Water-soluble fertilizers are typically applied using fertilizer injectors or proportioner. These devices add a concentrated fertilizer solution to the irrigation water at some ratio. For example, a 1:100 injector will add 1 gallon of concentrated fertilizer to 100 gallons of water. If the desired solution concentration coming out of the end of the hose is 100 ppm N, then the concentrated stock solution that the fertilizer injector is adding to the irrigation water has to have a concentration of 10,000 ppm N (or 100 times that of the desired diluted concentration).

The amount of fertilizer needed to make a concentrated stock solution is often listed on the fertilizer bag. If the information is not contained on the fertilizer bag, then calculate it using the formula given in Table 2.

Be careful about adding too much fertilizer to the stock tank or it may not all be soluble. The solubility of potassium nitrate, in particular, is greatly affected by water temperature. The lower the water temperature of the stock tank, the lower the solubility of any fertilizer made with potassium nitrate. If you are using well water (with a temperature of about 55ËšF) to dissolve the fertilizer or the ambient temperature in the greenhouse (and stock tank) is 60ËšF or lower, then it may not be possible to dissolve more than 2 to 3 pounds (48 to 64 ounces) per gallon of stock.

Another way to determine the concentration of fertilizer you are applying is to use the electrical conductivity (EC) of the fertilizer solution. For all fertilizers, there is a relationship between the concentration of nutrients and EC (Table 3). In most cases, the relationship is given between the concentration of nitrogen and the EC.

To determine the nitrogen concentration coming from the hose, two EC measurements must be taken: EC of the fertilizer solution and EC of the irrigation water (with no fertilizer). Because the values given in the EC chart are for the fertilizer mixed in pure water, the irrigation water EC must be subtracted from the fertilizer solution EC, for example, 20-10-20 with a solution EC of 1.2 and an irrigation water EC of 0.5. Subtract the solution EC (1.2) from the irrigation water EC (0.5) to get 0.7, which corresponds to a fertilizer concentration of about 100 ppm N.

Calculate ppm N from a 20-10-20 fertilizer solution with a total EC of 1.8 mS and an using irrigation water with an EC of 0.5 mS.

Using EC values to determine fertilizer concentrations has some limitations. EC values are generic measurements because they measure the conductivity of all the salts in the solution, not just the fertilizer. It is important to remember that the relationship between EC and nitrogen concentration is unique to that specific fertilizer salt or blend of salts in pure water. Never assume that all fertilizers have the same relationship between EC and ppm N.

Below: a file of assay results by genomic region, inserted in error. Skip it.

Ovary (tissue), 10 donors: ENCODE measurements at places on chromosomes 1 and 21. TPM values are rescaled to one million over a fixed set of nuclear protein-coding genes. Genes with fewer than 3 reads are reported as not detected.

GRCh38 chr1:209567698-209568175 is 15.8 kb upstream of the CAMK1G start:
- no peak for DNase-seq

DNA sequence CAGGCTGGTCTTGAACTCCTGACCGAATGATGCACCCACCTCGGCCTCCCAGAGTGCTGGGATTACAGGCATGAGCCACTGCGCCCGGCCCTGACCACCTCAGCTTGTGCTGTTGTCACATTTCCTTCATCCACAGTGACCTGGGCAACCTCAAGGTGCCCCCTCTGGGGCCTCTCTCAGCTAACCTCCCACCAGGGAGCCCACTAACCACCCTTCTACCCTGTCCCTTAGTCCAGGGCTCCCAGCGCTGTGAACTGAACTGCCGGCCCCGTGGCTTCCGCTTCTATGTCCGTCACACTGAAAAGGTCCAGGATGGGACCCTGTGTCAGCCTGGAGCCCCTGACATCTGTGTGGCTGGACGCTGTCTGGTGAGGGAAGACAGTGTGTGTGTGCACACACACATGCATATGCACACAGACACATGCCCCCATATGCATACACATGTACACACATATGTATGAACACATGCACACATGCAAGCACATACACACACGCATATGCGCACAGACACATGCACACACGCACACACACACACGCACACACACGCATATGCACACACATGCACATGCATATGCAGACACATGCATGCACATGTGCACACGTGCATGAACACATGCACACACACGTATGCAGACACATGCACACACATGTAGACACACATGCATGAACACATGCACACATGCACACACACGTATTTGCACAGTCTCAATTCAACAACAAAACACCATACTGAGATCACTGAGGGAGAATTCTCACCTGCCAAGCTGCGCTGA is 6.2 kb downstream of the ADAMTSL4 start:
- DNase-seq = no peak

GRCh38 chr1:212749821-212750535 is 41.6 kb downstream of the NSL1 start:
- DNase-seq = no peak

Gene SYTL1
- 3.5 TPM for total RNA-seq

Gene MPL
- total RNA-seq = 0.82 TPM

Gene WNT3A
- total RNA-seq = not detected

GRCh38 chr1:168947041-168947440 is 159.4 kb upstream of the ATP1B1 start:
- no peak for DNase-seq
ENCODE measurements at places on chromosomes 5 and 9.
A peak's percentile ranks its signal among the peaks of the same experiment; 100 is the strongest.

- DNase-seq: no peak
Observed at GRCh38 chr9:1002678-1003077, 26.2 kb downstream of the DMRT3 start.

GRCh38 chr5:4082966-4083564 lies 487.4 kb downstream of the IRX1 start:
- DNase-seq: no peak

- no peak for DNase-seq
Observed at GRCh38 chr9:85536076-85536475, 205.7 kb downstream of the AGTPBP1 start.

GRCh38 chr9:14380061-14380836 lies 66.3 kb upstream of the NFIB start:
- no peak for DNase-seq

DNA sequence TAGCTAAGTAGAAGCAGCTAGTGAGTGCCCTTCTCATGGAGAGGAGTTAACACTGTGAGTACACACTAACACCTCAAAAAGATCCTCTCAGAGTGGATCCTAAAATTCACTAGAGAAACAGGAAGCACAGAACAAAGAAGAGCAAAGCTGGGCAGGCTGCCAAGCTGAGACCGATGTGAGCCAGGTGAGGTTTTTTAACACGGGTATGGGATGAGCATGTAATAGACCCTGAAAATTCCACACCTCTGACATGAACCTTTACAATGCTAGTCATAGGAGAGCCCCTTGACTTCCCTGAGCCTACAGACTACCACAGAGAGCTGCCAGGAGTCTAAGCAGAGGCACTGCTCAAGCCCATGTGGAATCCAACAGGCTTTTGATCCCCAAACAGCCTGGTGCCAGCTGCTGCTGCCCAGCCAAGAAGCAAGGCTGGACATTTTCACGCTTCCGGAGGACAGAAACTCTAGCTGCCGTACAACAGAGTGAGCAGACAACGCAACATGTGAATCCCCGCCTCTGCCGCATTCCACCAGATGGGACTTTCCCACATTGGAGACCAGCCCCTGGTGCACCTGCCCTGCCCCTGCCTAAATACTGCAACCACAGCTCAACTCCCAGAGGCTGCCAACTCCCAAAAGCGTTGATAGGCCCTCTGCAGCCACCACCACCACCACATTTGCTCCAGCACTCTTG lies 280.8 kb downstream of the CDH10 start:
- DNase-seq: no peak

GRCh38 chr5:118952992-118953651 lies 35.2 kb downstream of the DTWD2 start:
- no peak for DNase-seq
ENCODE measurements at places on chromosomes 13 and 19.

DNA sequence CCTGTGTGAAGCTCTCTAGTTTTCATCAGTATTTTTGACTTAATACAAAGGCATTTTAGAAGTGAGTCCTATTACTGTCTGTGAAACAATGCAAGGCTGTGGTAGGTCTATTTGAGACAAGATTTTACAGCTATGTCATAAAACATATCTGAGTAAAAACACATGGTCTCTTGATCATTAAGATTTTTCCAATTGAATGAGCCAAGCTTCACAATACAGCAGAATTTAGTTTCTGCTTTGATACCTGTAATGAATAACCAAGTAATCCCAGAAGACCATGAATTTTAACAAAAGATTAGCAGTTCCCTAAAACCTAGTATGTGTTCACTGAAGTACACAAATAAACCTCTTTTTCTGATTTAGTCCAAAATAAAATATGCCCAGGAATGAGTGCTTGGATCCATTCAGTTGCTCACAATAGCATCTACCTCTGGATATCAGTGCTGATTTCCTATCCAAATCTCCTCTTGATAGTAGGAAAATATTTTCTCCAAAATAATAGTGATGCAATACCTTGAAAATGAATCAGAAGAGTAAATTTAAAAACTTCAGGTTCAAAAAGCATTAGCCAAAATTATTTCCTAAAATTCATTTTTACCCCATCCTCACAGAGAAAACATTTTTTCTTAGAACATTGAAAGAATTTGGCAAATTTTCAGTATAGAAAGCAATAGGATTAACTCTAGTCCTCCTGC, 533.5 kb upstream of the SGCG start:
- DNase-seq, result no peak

Understanding how to fertilize your crop requires more than just selecting a fertilizer formulation off the shelf. You need to know what other nutrients are in the fertilizer, the relationship between the concentration of nitrogen and the other macronutrients, and how to supply them to the crop at a desired concentration. In next month’s article, we will discuss micronutrients.

Leave a Reply

7 comments on “Understanding Plant Nutrition: Fertilizers And Macronutrients

  1. 'So at 100 ppm N, you are also supplying about 92 ppm Ca.' I believe it should read '… at 200 ppm N…' 13-2-13 will deliver roughly 46 ppm Ca when mixed @ 100 ppm N. It will deliver 92 ppm @ 200 ppm N.

  2. What should be the ratio between Nitrogen,Phosperous, Calcium and Magnesium in a fertilizer mix to avoid interactions

Latest Stories
Top 100 2016 Lighting Feature Image

July 24, 2016

Horticultural Lighting Conference To Take Place In Chic…

The one-day event is designed to provide cutting-edge information on the latest technologies and techniques impacting the advancement of the horticultural lighting market.

Read More

July 23, 2016

AmericanHort Kicks Off Cultivate’16 By Announcing Major…

Even though Cultivate’16 just wrapped up, it’s not too early to find out about the many changes you can expect for 2017.

Read More
Workers

July 23, 2016

5 Reasons To Invest In Employee Training

Training and developing your employees is critical to the future success of your organization and the horticulture industry at large. Here are five reasons why your employees are worth the effort.

Read More
Pleasant View Gardens Savor Edibles

July 22, 2016

Pleasant View Gardens Targets Millennials With Savor Ed…

Taking something as ubiquitous as vegetables and herbs and giving it a fresh new look is no easy task, but Pleasant View Gardens took on the challenge with extensive research and creative marketing.

Read More
Dummen New Columbus Office

July 21, 2016

Dümmen Orange Opens New North American Headquarters In …

The new office, which officially opened during Cultivate’16, supports the company’s vision to be integrated into a vibrant and inspiring community, and provides a bright, modern workspace for its approximately 30 local employees.

Read More
BeeSmart

July 21, 2016

How You Can Get Involved In Research

The Horticultural Research Institute (HRI) supports scientific research and students for the advancement of the horticultural industry.

Read More
Pollen Free Lisianthus

July 20, 2016

Sakata Seed Develops World’s First Pollen-Free Lisianth…